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Effect of aqueous glycine treatment on the fine structure and dyeing ability of cotton
journal contributionposted on 2018-12-15, 00:00 authored by Rechana RemadeviRechana Remadevi, Rangam RajkhowaRangam Rajkhowa, G Crowle, Xungai WangXungai Wang, Haijin Zhu, Stuart Gordon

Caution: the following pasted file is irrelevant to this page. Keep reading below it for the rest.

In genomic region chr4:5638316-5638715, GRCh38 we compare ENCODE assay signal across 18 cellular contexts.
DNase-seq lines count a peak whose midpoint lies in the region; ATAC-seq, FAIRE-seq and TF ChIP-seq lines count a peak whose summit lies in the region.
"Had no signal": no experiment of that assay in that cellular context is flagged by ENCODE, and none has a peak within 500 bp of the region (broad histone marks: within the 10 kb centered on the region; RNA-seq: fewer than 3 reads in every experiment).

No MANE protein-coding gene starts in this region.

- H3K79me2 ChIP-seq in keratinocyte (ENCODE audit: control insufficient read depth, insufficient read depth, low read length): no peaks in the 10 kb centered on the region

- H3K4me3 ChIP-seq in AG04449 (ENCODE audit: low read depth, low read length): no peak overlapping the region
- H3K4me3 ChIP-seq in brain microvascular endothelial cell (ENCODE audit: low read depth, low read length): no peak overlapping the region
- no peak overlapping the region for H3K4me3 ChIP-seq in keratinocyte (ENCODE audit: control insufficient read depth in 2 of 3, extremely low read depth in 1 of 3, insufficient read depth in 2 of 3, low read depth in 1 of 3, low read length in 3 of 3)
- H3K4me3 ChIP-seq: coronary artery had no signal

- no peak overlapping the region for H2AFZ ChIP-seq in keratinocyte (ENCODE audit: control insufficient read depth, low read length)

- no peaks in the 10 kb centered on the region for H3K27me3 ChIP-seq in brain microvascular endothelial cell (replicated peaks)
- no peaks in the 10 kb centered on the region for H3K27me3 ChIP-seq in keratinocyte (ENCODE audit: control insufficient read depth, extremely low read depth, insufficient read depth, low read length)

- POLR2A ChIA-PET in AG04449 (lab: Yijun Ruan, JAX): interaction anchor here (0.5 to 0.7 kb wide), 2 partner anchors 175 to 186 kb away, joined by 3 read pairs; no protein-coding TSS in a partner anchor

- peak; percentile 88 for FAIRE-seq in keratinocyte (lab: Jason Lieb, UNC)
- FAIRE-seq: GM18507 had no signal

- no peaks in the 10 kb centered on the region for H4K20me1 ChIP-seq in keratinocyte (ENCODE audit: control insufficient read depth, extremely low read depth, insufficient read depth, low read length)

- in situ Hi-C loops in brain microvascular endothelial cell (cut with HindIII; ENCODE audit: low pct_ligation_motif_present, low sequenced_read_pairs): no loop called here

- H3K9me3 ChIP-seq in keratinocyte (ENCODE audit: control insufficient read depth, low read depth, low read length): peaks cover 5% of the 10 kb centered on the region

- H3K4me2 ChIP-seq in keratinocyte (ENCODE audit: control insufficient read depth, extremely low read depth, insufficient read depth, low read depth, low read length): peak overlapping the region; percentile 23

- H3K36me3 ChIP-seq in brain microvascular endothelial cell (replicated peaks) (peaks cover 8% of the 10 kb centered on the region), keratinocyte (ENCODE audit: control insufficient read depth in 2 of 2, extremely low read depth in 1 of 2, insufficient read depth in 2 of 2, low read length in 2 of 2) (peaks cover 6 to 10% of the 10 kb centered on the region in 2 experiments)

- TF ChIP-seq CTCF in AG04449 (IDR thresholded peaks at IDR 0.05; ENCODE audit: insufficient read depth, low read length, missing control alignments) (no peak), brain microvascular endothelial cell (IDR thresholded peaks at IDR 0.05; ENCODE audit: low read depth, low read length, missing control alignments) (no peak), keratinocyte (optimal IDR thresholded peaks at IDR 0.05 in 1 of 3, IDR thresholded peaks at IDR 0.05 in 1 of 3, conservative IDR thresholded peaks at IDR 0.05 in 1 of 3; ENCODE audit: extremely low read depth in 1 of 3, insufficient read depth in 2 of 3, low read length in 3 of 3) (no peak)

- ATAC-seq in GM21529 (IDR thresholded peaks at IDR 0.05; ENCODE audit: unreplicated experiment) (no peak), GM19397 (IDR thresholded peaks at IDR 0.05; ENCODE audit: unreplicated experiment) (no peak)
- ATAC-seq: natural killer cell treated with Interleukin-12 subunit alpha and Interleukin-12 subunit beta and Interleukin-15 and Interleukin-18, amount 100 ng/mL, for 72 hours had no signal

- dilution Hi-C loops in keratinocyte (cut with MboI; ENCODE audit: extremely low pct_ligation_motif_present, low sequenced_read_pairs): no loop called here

Exhaustion dyeing of cotton means a significant proportion of dyestuff is not fixed onto the material and is drained out when the dyebath is emptied. This waste presents issues for dye houses in terms of remediating water quality and the loss of expensive dye chemicals. Work to improve the dyeing ability of cotton has been limited to modifying cotton’s cellulose structure by, notionally, environmentally hazardous treatments, e.g., concentrated caustic soda. Here we use a buffered, aqueous glycine treatment to improve the dyeing ability of cotton. The treated cotton showed improved dye absorption compared with control samples. An investigation of the structure of the treated cotton using Fourier Transform Infrared spectroscopy (FTIR) and 13C solid-state nuclear magnetic resonance (NMR) showed there was no appreciable change in crystallinity. However, there were changes in the chemical structure of the glycine-cellulose complex that were related to the pH of the buffered glycine treatment.